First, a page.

Kicking sugar is super important to over all health. Sugar is at the heart of the obesity epidemic as well as being the primary addictive ingredient in a lot of processed snack foods. If you go cold-turkey, note that you may feel nauseous and headachey for several days. This is known as the Keto Flu. It WILL go away if you stick to it!
The key to understanding sweeteners is the glycemic index. Because THM’s goal is to regulate blood sugar by diet, without spikes and crashes, the glycemic index of approved (or not approved) sweeteners is vital. Wikipedia defines glycemic index this way: “The glycemic index is a number from 0 to 100 assigned to a food, with pure glucose arbitrarily given the value of 100, which represents the relative rise in the blood glucose level two hours after consuming that food.”
Xylitol: I tend to buy this sweetener in larger bags and use it where I can, especially in my hot chocolate (mocha) mix. Some humans get uncomfortable tummies from xylitol. I don’t… but I’m aware of the issue, so xylitol is not my go-to sweetener when baking for nonTHM people. Here’s a link to xylitol in five-pound bags. This was the first sweetener I found I could enjoy without an aftertaste. I got accustomed to other sweeteners, too, but it took time. Xylitol is derived from birch trees or from non-GMO corn, and is similar in sweetness to sugar.
NOTE: Xylitol can be lethal to dogs, so, if you have pets, be very careful. We do have a dog, but he isn’t in the habit of eating people food, so I’m just careful not to leave any treats made with xylitol sitting around unsupervised.
Stevia: Pure stevia powder is extremely sweet. THM recipes call for it by the “doonk” which is a 1/32 teaspoon measure! This is the most economical sweetener, even though it seems really pricey at first, because a little really does go a long way. THM has the best stevia.
Erythritol: another sweetener derived from corn, but it’s very low on the glycemic index so it doesn’t spike blood glucose. It’s used a lot in blends, and is about 70-80% as sweet as sugar. Here is a brand not made from corn.
Monk fruit extract: Derived from monk fruit and very sweet (more than 100 times sweeter than sugar). It’s usually sold as a blend, often mixed with erythritol. Lakanto is my favorite blend for baking for non THMers. There is no aftertaste at all, and it has a really nice sweet flavor. I use it 1:1 with sugar in a recipe.
Stevia drops: I buy Sweet Leaf Sweet Drops in two of the many flavors they make. The plain stevia drops are handy when I want to add a little sweetener to plain Greek yogurt or a cup of tea. The English Toffee drops go in my daily mocha. Such a nice little hit of flavor and sweetness! Fair warning: I didn’t like the taste of these at first. I had to be off sugar for a while to handle the stevia flavor.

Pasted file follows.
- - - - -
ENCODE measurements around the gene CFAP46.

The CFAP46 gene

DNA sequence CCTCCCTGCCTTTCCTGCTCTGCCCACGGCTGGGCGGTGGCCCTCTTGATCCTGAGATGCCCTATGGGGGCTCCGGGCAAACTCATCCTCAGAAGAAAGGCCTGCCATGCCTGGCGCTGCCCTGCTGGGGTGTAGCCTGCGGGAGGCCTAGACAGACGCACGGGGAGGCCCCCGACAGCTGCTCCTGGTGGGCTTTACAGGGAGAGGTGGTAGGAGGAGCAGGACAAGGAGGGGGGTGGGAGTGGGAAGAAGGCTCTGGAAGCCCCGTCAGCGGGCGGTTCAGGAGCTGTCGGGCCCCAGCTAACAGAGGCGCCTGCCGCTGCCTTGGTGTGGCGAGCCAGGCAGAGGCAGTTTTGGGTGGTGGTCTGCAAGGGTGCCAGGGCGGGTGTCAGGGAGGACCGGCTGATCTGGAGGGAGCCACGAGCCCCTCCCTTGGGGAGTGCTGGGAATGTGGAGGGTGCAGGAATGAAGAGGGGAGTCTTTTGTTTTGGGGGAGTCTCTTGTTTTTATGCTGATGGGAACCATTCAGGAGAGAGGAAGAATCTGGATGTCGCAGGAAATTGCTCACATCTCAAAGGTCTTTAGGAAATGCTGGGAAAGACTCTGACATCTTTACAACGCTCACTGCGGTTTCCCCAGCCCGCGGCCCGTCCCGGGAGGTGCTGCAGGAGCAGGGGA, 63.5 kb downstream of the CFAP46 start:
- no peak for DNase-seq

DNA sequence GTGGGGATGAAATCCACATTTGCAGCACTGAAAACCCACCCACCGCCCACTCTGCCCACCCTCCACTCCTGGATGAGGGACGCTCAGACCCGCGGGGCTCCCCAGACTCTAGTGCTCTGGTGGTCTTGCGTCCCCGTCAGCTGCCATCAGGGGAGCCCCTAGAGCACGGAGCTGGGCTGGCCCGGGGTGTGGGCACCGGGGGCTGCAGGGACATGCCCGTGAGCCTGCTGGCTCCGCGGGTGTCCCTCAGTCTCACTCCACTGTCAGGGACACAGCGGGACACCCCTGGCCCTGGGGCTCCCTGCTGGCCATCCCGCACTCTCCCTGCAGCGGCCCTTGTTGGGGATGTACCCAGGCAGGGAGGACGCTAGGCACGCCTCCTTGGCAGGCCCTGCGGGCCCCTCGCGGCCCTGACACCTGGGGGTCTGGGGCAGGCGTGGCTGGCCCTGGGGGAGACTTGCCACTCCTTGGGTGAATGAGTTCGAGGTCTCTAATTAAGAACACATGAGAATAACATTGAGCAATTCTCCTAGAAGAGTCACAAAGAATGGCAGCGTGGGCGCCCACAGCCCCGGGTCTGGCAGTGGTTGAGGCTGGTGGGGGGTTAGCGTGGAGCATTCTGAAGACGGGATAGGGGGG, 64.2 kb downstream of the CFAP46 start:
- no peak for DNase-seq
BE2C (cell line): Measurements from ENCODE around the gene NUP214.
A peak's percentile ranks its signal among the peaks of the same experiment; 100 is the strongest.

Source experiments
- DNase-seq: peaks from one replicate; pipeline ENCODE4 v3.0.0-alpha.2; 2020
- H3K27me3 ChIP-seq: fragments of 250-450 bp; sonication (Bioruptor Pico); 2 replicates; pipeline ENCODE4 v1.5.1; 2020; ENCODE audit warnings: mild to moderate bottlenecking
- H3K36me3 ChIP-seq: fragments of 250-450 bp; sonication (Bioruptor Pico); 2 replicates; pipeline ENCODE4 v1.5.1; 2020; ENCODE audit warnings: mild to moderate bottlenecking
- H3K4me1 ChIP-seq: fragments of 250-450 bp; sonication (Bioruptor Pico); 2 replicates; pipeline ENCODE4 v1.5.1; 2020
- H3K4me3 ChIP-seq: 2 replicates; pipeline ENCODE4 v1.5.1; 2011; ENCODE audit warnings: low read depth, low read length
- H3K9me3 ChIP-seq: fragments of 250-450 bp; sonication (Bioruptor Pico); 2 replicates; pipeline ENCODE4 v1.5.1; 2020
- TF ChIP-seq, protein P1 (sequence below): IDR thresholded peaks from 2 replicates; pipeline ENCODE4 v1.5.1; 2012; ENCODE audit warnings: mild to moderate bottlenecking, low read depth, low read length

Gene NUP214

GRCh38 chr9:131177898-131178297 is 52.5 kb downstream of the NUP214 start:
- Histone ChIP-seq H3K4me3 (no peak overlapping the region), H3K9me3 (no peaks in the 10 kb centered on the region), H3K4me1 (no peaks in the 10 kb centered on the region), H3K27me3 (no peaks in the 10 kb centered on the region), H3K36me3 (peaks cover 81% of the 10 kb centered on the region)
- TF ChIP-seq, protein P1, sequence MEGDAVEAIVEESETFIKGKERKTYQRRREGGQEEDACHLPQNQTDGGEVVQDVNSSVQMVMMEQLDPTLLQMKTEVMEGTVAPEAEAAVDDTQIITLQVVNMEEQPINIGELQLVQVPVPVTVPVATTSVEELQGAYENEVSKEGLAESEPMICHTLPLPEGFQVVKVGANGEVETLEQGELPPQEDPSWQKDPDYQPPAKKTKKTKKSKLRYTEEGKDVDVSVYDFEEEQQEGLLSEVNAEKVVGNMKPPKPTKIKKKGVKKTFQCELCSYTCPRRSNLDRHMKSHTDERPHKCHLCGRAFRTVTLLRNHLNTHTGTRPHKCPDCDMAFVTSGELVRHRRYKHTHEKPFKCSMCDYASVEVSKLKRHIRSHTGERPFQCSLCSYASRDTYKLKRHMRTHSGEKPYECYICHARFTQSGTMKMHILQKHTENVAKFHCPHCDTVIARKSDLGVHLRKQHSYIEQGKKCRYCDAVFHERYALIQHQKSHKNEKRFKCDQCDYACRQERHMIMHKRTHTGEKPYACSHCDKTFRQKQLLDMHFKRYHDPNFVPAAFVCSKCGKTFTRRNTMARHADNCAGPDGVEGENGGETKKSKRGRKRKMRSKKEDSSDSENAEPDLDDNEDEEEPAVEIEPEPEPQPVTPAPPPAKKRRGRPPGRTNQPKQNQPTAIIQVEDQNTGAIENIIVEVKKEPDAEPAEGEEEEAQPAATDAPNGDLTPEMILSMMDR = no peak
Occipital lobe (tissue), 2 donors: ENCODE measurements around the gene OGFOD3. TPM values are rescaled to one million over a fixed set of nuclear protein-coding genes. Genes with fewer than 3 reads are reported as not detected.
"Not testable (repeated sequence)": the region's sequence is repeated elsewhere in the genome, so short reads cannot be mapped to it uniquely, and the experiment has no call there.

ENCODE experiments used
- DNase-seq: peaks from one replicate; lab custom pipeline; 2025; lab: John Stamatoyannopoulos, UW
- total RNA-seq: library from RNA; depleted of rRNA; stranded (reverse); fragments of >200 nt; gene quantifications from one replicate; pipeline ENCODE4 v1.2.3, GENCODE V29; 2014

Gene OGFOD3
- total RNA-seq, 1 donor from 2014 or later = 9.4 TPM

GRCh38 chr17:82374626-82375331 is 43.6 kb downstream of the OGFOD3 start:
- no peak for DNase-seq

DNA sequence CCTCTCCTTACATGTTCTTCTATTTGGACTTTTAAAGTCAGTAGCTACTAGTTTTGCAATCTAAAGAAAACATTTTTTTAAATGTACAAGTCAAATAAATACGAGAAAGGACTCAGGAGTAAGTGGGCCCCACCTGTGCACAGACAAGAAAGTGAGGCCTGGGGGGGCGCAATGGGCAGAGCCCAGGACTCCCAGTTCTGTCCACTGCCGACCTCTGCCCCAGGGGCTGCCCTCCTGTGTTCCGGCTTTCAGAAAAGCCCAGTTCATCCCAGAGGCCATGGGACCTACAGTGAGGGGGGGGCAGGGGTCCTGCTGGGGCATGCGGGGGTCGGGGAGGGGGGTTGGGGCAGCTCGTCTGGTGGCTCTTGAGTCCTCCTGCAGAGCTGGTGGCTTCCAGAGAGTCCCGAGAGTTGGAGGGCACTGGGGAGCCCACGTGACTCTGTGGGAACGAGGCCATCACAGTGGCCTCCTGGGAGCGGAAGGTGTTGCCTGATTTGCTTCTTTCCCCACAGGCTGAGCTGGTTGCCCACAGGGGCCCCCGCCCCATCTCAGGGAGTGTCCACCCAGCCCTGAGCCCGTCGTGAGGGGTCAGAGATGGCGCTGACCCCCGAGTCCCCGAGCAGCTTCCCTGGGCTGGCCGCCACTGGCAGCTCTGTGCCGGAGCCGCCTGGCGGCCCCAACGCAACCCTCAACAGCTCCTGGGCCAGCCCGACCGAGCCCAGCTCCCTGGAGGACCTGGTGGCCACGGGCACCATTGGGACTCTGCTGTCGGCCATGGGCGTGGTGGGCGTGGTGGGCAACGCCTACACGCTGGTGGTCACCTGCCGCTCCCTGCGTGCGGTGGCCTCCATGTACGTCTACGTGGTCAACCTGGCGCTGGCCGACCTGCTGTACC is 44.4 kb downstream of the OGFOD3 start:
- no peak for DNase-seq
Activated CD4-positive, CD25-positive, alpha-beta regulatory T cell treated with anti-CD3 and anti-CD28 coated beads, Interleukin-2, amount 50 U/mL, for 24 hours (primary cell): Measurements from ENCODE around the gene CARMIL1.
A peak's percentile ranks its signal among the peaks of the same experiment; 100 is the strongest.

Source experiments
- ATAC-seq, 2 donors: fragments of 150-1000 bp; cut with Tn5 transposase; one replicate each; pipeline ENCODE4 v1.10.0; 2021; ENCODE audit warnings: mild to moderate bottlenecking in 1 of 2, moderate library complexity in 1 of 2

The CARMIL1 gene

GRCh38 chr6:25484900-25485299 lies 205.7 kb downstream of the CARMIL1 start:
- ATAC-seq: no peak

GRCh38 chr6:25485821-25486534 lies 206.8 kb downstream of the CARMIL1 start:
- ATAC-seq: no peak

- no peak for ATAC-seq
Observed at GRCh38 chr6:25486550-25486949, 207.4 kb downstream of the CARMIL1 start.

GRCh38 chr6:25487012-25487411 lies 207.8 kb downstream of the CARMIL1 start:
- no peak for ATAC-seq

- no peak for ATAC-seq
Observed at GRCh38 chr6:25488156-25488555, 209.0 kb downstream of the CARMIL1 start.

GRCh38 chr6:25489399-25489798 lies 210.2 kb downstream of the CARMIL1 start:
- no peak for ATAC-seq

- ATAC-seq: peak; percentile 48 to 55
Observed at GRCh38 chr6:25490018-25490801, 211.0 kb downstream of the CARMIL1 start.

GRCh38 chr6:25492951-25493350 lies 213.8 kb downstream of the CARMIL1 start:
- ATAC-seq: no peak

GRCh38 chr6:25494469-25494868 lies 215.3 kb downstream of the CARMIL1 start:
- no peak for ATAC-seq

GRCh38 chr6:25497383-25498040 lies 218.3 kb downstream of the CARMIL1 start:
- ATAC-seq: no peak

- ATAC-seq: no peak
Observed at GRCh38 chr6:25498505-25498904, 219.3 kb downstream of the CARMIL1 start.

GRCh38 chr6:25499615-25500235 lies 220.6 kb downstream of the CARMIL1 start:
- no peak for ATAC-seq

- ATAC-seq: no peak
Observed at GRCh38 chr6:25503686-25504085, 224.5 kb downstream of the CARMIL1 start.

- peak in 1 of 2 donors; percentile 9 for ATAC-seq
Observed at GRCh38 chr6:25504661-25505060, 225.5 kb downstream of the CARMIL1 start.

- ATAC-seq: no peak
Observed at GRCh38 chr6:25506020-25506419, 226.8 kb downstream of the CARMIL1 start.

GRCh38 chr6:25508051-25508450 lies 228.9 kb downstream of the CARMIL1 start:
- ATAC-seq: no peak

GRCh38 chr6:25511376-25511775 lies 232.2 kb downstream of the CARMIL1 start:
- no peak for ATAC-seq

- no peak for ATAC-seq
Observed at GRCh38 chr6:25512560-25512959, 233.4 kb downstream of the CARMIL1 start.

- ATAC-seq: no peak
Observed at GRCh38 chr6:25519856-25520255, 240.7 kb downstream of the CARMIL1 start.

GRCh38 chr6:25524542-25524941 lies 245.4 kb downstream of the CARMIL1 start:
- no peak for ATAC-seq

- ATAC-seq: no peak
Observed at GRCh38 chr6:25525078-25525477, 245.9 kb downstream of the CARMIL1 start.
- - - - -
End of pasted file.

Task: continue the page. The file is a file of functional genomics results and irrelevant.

Pyure: an erythritol/stevia sweetener that is readily available in USA Walmarts that can be used on plan. You can also buy Pyure on Amazon. The Pyure Bakeable Stevia Blend also contains maltodextrin and is not on plan.
Truvia: Truvia is another erythritol/stevia blend that’s readily available in store. Check ingredients, as they also have baking blends that are mixed with sugar.
Swerve confectioners: I use Swerve confectioners sweetener in recipes where the powdered texture of icing sugar is vital. It’s made of erythritol and oligosaccharides.
Swerve brown sugar: If you don’t want to make your own (see molasses below) you can use Swerve brown sugar substitute in recipes.
Allulose: This was approved by THM in 2020. I have not tried it. Buy pure allulose here.
Bocha Sweet: I haven’t tried this sweetener derived from kabocha squash myself, but I hear it is very good and leaves no aftertaste. Buy Bocha Sweet here.
Molasses: Blackstrap molasses is the least refined molasses and the lowest in glycemic index. It is okay to use in very small amounts to add a brown sugar flavor to plain sweeteners.
Honey: Honey is lower in glycemic index than sugar, which is good. However, it isn’t advisable to ingest honey in abundance while trying to lose weight. THM believes that a teaspoon a day may be useful medicinally, but it’s best not to overdo it.
Not Approved Sweeteners
The primary reasons the following sweeteners are not approved is because they either do spike blood sugar levels, or there are harmful side effects. On the naughty list:
Splenda, sucralose, aspertame, yacon syrup, saccharin, maltodextrin, agave syrup, high fructose corn syrup, Sugar Twin, Sweet’N Low, Twin Sweet, sorbitol, Equal, maltitol, etc.
Please Note: I am not an authorized Trim Healthy Mama coach or blogger, although I play one in fiction…